The European Union and East Asia

The European Union and East Asia

Interregional Linkages in a Changing Global System

Edited by Peter W. Preston and Julie Gilson

The global system has seen sweeping changes in recent years and this has precipitated a revival of interest in the relationship between Europe and Asia. This book examines the extent and nature of the regional linkages between East Asia and the European Union. Issues discussed include: the reactions and approaches of both regions to the Asian Crisis; postcolonialism and the balance of power in Europe-Asia Relations; trade relations between Europe and Asia and the revival of the Silk Road; and the development of the role of Asia-Europe Meetings.

Chapter 3: Beyond Orientalism? Culture, power and postcolonialism in Europe-Asia relations

John Clammer

Subjects: asian studies, asian economics, asian politics and policy, economics and finance, asian economics, politics and public policy, asian politics, european politics and policy


John Clammer INTRODUCTION Linkages between Asia and Europe exist, and have long existed, at a number of levels - economic, political and social. Underlying and reflecting these is the cultural level - the perceptions and representations of Asia by Europeans and of Europe by Asians. There are older and now, perhaps, less sophisticated models for characterizing this mutuality (often a distorted one based upon differential access to power), notably ‘Orientalism’1 and ‘Occidentalism’2. Both these approaches assume (as does the even older field of ‘International Relations’) two broadly defined blocs or entities between which interchange takes place. The limitation of such conceptualizations is that they predate or deflect the immense shifts in the understanding of the concept of culture itself which have accompanied late modernity and the globalizing forces that it has set in train. Leaving aside for the moment the disputes about the precise meaning of the term ‘globalization’ and its significance for the critical analysis of the contemporary world system, most commentators would agree that it contains and implies profound implications for culture, whether this is understood in terms of the migration of peoples, symbols or objects, of attitudes to selfhood and subjectivities or of the implications for everyone of such powerful Eurocentric concepts as ‘development’.3 The concern is not only that of establishing the place of culture within globalization but, more profoundly, that of questioning the meaning of culture itself in these new circumstances. While the argument for the centrality of culture to the framing of questions in...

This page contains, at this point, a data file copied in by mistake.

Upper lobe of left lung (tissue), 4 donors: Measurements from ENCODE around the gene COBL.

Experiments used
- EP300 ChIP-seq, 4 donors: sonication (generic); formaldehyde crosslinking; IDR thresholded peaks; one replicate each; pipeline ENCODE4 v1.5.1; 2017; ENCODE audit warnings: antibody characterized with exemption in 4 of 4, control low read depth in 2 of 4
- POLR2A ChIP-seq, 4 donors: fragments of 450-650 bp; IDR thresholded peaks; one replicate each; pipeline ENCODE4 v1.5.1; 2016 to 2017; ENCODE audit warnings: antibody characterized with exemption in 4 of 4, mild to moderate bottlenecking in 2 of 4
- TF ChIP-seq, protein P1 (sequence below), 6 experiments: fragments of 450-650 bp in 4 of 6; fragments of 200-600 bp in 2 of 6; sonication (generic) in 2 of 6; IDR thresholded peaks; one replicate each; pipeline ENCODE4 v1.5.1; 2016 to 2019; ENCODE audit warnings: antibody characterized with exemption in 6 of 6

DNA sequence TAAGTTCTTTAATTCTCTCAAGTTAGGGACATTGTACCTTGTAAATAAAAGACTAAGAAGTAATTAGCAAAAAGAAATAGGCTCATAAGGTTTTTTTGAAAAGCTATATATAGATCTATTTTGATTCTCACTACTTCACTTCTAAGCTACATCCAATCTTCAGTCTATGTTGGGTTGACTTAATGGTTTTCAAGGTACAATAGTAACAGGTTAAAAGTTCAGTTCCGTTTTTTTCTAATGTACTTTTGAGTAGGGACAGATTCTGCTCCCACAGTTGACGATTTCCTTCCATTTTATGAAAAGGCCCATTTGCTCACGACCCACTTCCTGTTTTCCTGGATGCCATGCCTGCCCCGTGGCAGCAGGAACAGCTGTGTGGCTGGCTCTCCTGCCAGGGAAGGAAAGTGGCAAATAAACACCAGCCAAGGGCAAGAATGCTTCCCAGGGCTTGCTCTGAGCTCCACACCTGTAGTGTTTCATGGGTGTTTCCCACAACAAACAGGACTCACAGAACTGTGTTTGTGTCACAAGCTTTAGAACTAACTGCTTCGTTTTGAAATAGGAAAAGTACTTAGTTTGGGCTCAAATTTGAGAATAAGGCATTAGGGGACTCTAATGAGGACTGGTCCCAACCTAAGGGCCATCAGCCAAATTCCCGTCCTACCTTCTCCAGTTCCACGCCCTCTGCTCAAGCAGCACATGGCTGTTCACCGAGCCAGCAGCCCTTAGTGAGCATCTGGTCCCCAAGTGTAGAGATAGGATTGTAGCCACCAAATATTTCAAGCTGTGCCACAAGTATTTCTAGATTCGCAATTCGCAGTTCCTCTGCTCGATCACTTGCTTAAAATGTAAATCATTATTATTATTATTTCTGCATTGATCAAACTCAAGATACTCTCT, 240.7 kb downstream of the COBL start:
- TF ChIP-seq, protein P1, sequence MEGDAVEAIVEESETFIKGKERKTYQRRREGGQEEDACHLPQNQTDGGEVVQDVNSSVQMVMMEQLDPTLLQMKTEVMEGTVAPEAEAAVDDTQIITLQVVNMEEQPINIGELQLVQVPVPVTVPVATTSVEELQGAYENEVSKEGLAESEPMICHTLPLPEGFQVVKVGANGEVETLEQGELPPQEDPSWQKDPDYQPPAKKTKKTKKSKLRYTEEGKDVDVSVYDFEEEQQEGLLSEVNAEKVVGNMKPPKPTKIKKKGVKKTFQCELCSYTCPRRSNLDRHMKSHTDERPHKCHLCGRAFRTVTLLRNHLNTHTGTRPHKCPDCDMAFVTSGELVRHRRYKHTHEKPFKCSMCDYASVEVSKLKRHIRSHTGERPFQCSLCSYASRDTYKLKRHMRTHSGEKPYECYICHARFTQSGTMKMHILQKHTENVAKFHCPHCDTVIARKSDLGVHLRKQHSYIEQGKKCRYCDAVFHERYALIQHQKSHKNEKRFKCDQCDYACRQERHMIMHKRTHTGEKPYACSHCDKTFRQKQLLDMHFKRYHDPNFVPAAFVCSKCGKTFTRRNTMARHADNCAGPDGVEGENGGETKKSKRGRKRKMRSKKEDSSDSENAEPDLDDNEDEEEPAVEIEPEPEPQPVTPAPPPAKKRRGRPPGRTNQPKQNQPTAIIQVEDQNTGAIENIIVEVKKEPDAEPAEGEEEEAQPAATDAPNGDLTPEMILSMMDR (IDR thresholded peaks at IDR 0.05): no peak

You are not authenticated to view the full text of this chapter or article.

Elgaronline requires a subscription or purchase to access the full text of books or journals. Please login through your library system or with your personal username and password on the homepage.

Non-subscribers can freely search the site, view abstracts/ extracts and download selected front matter and introductory chapters for personal use.

Your library may not have purchased all subject areas. If you are authenticated and think you should have access to this title, please contact your librarian.

Further information